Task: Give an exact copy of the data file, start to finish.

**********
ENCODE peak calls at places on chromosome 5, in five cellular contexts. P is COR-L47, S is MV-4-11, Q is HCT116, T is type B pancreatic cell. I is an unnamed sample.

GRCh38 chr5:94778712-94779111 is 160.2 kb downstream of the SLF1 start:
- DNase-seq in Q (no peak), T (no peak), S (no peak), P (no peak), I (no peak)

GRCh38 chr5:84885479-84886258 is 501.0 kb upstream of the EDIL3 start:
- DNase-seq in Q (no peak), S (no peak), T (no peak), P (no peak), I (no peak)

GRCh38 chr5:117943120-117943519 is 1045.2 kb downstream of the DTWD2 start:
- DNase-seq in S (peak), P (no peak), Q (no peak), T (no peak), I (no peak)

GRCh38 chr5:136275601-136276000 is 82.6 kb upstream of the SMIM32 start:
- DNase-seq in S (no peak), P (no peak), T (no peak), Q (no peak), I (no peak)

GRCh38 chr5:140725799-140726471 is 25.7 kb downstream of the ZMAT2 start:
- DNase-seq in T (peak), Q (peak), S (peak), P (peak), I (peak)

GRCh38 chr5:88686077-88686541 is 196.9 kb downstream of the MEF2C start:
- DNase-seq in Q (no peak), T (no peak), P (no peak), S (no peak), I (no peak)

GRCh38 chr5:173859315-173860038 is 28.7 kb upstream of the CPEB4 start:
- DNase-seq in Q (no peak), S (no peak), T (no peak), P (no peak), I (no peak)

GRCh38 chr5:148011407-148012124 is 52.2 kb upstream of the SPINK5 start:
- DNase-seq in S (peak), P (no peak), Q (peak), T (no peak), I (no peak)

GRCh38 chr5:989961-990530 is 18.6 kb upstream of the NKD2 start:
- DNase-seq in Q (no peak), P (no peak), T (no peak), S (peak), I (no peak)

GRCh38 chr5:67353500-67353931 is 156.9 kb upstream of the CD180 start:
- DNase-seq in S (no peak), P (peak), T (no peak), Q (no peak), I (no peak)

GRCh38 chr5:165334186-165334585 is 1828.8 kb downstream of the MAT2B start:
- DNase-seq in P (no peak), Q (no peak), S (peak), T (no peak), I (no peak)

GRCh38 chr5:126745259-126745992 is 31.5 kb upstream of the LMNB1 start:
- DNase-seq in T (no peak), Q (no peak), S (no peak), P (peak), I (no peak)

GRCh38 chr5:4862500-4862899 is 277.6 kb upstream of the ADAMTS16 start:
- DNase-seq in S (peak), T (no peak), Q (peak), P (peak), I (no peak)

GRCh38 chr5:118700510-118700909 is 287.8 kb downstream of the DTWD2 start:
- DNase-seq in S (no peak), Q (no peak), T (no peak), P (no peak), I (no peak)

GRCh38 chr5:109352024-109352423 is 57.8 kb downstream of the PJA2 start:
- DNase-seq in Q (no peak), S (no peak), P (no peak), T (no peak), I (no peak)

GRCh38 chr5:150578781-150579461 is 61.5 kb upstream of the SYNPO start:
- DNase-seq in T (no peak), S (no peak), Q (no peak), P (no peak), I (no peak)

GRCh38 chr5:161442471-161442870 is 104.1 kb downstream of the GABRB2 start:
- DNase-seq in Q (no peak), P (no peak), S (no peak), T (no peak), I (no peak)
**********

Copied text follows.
ENCODE peak calls at places on chromosome 5, in five cellular contexts. P is COR-L47, S is MV-4-11, Q is HCT116, T is type B pancreatic cell. I is an unnamed sample.

GRCh38 chr5:94778712-94779111 is 160.2 kb downstream of the SLF1 start:
- DNase-seq in Q (no peak), T (no peak), S (no peak), P (no peak), I (no peak)

GRCh38 chr5:84885479-84886258 is 501.0 kb upstream of the EDIL3 start:
- DNase-seq in Q (no peak), S (no peak), T (no peak), P (no peak), I (no peak)

GRCh38 chr5:117943120-117943519 is 1045.2 kb downstream of the DTWD2 start:
- DNase-seq in S (peak), P (no peak), Q (no peak), T (no peak), I (no peak)

GRCh38 chr5:136275601-136276000 is 82.6 kb upstream of the SMIM32 start:
- DNase-seq in S (no peak), P (no peak), T (no peak), Q (no peak), I (no peak)

GRCh38 chr5:140725799-140726471 is 25.7 kb downstream of the ZMAT2 start:
- DNase-seq in T (peak), Q (peak), S (peak), P (peak), I (peak)

GRCh38 chr5:88686077-88686541 is 196.9 kb downstream of the MEF2C start:
- DNase-seq in Q (no peak), T (no peak), P (no peak), S (no peak), I (no peak)

GRCh38 chr5:173859315-173860038 is 28.7 kb upstream of the CPEB4 start:
- DNase-seq in Q (no peak), S (no peak), T (no peak), P (no peak), I (no peak)

GRCh38 chr5:148011407-148012124 is 52.2 kb upstream of the SPINK5 start:
- DNase-seq in S (peak), P (no peak), Q (peak), T (no peak), I (no peak)

GRCh38 chr5:989961-990530 is 18.6 kb upstream of the NKD2 start:
- DNase-seq in Q (no peak), P (no peak), T (no peak), S (peak), I (no peak)

GRCh38 chr5:67353500-67353931 is 156.9 kb upstream of the CD180 start:
- DNase-seq in S (no peak), P (peak), T (no peak), Q (no peak), I (no peak)

GRCh38 chr5:165334186-165334585 is 1828.8 kb downstream of the MAT2B start:
- DNase-seq in P (no peak), Q (no peak), S (peak), T (no peak), I (no peak)

GRCh38 chr5:126745259-126745992 is 31.5 kb upstream of the LMNB1 start:
- DNase-seq in T (no peak), Q (no peak), S (no peak), P (peak), I (no peak)

GRCh38 chr5:4862500-4862899 is 277.6 kb upstream of the ADAMTS16 start:
- DNase-seq in S (peak), T (no peak), Q (peak), P (peak), I (no peak)

GRCh38 chr5:118700510-118700909 is 287.8 kb downstream of the DTWD2 start:
- DNase-seq in S (no peak), Q (no peak), T (no peak), P (no peak), I (no peak)

GRCh38 chr5:109352024-109352423 is 57.8 kb downstream of the PJA2 start:
- DNase-seq in Q (no peak), S (no peak), P (no peak), T (no peak), I (no peak)

GRCh38 chr5:150578781-150579461 is 61.5 kb upstream of the SYNPO start:
- DNase-seq in T (no peak), S (no peak), Q (no peak), P (no peak), I (no peak)

GRCh38 chr5:161442471-161442870 is 104.1 kb downstream of the GABRB2 start:
- DNase-seq in Q (no peak), P (no peak), S (no peak), T (no peak), I (no peak)